970 970 780 15 80 (176)
960 970 770 20 80 (176)
960 970 760 30 80 (176)
960 970 760 40 80 (176)
960 970 760 50 80 (176)
960 970 760 60 80 (176)
960 970 750 120  80 (176)

[0050]

TABLE 2.2
Viscosity @ Viscosity @ Viscosity @
100 sec−1 100 sec−1 100 sec−1
10% TMBX in 10% TMB in Boric Acid
xylene @ 2.5 Hexane @ 0.25 Temperature
L/m3 (2.5 @ 4.0 L/m3 (4 kg/m3 (2 lbs/ Time (° C./(° F.))
gal/1,000 gal) gal/1,000 gal) 1,000 gal) (min.) of Fluid
220 160 1160   0  22 (72)
380 240 1080   1  30 (86)
880 710 940  2  43 (109)
570 520 860  3  57 (135)
1040  940 810  4  68 (155)
1000  900 740  5  79 (174)
940 880 460 10  94 (201)
900 870 370 15 100 (212)
880 860 320 20 100 (212)
880 860 300 30 100 (212)
880 860 290 40 100 (212)
880 860 280 50 100 (212)
880 860 270 60 100 (212)
880 860 200 120  100 (212)

[0051]

TABLE 2.3
Viscosity @ Viscosity @ Viscosity @
100 sec−1 100 sec−1 100 sec−1
10% TMBX in 10% TMB in Boric Acid
xylene @ 3.0 Hexane @ @ 0.3 kg/m3 Temperature
L/m3 (3.0 5.0 L/m3 (5.0 (2.5 lbs/1,000 Time (° C./(° F.))
gal/1,000 gal) gal/1,000 gal) gal) (min.) of Fluid
260 200 1160   0  22 (72)
410 310 1080   1  31 (88)
880 760 940  2  46 (115)
600 560 860  3  62 (144)
910 880 810  4  74 (165)
720 700 740  5  88 (190)
540 520 460 10 121 (250)
520 500 370 15 130 (266)
500 490 320 20 130 (266)
500 480 290 30 130 (266)
500 480 260 40 130 (266)
500 480 240 50 130 (266)
500 480 210 60 130 (266)
500 480  40 120  130 (266)

[0052] As shown in Tables 2.1 to 2.3, even after vortex closure, the viscosity of fluids made in accordance with the instant invention is between 100-400 cP which is low enough to minimize friction and high enough to provide proppant transport characteristics. As the fluid heats up to over 40-60° C. (100-140° F.), the viscosity increases due to cross linking. Once the fluid reaches the maximum temperature, the viscosity is stable.

[0053] In contrast, the Tables also demonstrate the results using boric acid in a non-delayed system using conventional technology. As set out in Tables 2.1-2.3, the initial viscosity was between 1100-1200 cP. Thus, the initial set up viscosity was substantially higher and would require substantial additional horsepower to pump the fluid into a borehole. Further, while the ultimate viscosity was relatively stable at 80° C. (176° F.) (about 750 cP as shown in Table 2.1), the viscosity decreased at elevated temperatures. For example, at 100° C. (212° F.), the viscosity decreased to about 200 cP (Table 2.2) while at even higher temperatures, 130° C. (266° F.), the viscosity decreased below that level (Table 2.3). Accordingly, the non-delayed boric acid based system commences degradation as soon as an elevated temperature is reached.

EXAMPLE 3

[0054] This Example demonstrates a gel prepared utilizing methanol as the liquid carrier. The cross linkable polymer was a methanol soluble guar (hydroxypropyl guar), which is available from BJ Services Company Canada and B.J. Services Company, U.S.A., under the trade mark GM-55. The cross linkable polymer was added to technical grade 100% methanol at various loading rates. 0.08 kg/m3 (0.67 lbs/1,000 gallons) of fumaric acid added to aid in the hydration of the polymer in the non-aqueous alcohol. After hydration of the polymer, a carbonate buffer (Buffer 15™ available from BJ Services Company Canada) was added at various loading rates and the cross linking agent was then added at various loadings. (BF-9L™, which is a carbonate buffer that is available from BJ Services Company, U.S.A., could also be used). The cross linked gels were then loaded into a pressurized Brookfield™ HPHT rheometer which was preheated to various preset temperatures and sheared at 100 sec-1. The viscosity and temperature of the gel was monitored. The results are set out in tables 3.1-3.8.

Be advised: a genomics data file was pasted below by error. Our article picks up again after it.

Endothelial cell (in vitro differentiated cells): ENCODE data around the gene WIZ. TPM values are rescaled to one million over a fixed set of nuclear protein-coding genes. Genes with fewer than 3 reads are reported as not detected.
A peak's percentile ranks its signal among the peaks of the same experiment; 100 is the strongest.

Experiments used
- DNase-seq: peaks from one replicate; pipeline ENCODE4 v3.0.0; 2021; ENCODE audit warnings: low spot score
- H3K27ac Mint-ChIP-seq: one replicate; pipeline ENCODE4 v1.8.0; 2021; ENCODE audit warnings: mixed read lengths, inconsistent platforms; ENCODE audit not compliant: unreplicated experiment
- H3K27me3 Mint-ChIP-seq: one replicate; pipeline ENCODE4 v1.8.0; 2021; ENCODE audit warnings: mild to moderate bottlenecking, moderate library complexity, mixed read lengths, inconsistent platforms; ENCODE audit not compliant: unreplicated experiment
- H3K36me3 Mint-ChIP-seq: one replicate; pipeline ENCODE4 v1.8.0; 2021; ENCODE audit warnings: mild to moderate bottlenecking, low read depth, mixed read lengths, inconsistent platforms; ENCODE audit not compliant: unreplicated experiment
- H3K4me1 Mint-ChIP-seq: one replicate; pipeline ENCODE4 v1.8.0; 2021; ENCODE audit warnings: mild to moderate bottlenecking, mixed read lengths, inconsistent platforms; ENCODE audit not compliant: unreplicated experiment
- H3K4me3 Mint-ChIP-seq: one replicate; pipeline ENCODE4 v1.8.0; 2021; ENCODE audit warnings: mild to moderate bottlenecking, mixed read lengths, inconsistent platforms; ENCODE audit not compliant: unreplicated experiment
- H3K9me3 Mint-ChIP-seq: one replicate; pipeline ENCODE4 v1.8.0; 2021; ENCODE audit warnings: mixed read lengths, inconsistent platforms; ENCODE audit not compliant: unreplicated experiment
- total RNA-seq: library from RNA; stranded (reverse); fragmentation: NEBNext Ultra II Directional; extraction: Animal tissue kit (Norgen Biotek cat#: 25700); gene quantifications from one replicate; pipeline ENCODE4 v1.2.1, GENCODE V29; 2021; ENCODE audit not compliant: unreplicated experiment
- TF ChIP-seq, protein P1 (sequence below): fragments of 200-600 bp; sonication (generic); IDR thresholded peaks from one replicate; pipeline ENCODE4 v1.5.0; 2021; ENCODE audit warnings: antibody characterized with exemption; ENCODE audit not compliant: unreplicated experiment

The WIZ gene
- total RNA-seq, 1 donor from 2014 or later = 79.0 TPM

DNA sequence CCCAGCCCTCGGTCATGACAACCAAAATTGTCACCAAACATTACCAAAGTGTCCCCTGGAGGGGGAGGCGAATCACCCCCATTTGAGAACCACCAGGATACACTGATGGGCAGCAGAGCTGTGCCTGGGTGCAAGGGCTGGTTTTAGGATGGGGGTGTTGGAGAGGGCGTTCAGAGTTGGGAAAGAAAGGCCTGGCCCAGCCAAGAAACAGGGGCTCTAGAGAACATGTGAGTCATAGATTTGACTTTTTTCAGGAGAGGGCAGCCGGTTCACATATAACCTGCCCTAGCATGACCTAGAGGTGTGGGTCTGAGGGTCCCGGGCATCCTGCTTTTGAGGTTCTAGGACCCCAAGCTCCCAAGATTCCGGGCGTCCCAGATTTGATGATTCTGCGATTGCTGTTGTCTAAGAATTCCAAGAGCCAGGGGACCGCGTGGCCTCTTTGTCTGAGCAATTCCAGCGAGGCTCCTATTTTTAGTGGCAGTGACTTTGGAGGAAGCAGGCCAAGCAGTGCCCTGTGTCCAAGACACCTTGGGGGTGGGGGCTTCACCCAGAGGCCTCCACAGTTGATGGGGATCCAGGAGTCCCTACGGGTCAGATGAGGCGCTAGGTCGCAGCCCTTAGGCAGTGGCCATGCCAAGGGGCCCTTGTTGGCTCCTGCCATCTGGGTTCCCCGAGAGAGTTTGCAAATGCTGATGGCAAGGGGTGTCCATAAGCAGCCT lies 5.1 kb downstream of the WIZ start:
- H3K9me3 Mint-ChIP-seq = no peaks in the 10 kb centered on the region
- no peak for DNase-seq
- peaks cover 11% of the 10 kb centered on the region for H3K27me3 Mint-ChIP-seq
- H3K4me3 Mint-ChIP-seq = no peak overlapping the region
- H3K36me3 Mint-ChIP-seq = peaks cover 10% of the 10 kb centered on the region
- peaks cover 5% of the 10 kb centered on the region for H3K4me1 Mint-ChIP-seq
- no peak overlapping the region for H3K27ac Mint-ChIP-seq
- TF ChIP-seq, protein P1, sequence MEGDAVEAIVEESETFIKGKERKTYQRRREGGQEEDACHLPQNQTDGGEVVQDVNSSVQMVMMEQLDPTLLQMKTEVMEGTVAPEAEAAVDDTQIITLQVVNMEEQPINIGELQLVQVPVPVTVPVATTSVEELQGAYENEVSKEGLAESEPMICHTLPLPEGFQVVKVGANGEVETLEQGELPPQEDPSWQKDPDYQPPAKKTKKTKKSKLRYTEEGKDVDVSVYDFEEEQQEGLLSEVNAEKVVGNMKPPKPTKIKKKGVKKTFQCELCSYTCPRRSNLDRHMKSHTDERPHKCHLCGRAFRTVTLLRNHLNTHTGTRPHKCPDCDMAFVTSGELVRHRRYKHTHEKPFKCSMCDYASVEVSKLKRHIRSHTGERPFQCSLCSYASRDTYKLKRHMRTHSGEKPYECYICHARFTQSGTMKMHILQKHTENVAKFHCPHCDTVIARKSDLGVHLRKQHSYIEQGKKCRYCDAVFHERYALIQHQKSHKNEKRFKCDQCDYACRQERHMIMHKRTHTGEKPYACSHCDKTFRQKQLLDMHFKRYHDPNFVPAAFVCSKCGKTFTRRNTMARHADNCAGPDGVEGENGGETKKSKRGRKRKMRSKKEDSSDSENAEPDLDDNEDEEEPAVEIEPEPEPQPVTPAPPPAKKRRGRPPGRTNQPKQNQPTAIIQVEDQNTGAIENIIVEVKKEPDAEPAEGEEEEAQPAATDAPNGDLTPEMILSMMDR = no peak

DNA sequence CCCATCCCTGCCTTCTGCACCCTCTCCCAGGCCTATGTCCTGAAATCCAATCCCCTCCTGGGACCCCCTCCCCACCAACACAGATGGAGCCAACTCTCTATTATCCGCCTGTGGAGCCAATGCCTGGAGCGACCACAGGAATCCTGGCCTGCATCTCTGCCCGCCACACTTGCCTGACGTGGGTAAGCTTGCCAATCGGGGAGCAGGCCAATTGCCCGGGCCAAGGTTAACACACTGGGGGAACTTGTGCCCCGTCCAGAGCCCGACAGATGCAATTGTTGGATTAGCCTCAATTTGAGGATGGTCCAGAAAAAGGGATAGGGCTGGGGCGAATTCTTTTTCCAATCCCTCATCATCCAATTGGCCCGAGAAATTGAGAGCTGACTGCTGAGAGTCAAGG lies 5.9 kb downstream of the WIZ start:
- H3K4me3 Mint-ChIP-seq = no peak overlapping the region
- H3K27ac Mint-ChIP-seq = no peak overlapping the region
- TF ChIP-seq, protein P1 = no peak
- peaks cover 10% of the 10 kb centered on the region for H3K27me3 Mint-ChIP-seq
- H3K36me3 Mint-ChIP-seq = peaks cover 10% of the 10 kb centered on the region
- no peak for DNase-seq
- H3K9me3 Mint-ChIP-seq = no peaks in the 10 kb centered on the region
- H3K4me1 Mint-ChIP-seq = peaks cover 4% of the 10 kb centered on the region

TABLE 3.1
The polymer was added at a rate of 5 Kg/m3 (42 lbs/1,000
gallons) and Buffer 15 was added at a rate of 2.0 L/m3 (2 gallons/1,000
gallons). The cross linking agent was triethyl borate which was pro-
vided in a solution comprising 10 vol. % triethyl borate in hexane. The
cross linking agent was loaded at a rate of 2.0 L/m3 (2 gallons/1,000
gallons).
Time (min) Temperature (° C./(° F.)) Viscosity, cP at 100 sec − 1
 0  22 (72)  56
 5  41 (106) 191
 10  47 (117) 246
 15  50 (122) 263
 30  50 (122) 260
 60  60 (140) 247
 75  60 (140) 251
 90  65 (149) 225
105  70 (158) 222
120  70 (158) 300
135  70 (158) 500
150  70 (158) 462
165  70 (158) 351
180  70 (158) 365
210  80 (176) 332
240  85 (185) 276
270  90 (194) 233
300  95 (203) 167
330 100 (212) 133
360 120 (248)  55

[0055]

TABLE 3.2
The polymer was added at a rate of 5 Kg/m3 (42 lbs/1,000
gallonsft3) and Buffer 15 was added at a rate of 2.0 L/m3 (2 gallons/
1000 gallons). The cross linking agent was triethyl borate which was
provided in a solution comprising 10 vol. % triethyl borate in hexane.
The cross linking agent was loaded at a rate of 3.0 L/m3 (3 gallons/
1,000 gallons).
Time (min) Temperature (° C./(° F.)) Viscosity, cP at 100 sec − 1
 0  22 (72)  81
 5  41 (106) 245
 10  47 (117) 292
 15  50 (122) 293
 30  50 (122) 293
 60  50 (122) 276
 75  50 (122) 252
 90  55 (131) 222
105  60 (140) 224
120  70 (158) 230
135  70 (158) 270
150  70 (158) 286
165  75 (167) 275
180  80 (176) 257
210  80 (176) 240
240  90 (194) 169
270  90 (194) 156
300 100 (212)  71
330 110 (230)  31
360 110 (230)  15

[0056]

TABLE 3.3
The polymer was added at a rate of 5 Kg/m3 (42 lbs/1,000
gallonsft3) and Buffer 15 was added at a rate of 2.0 L/m3 (2 gallons/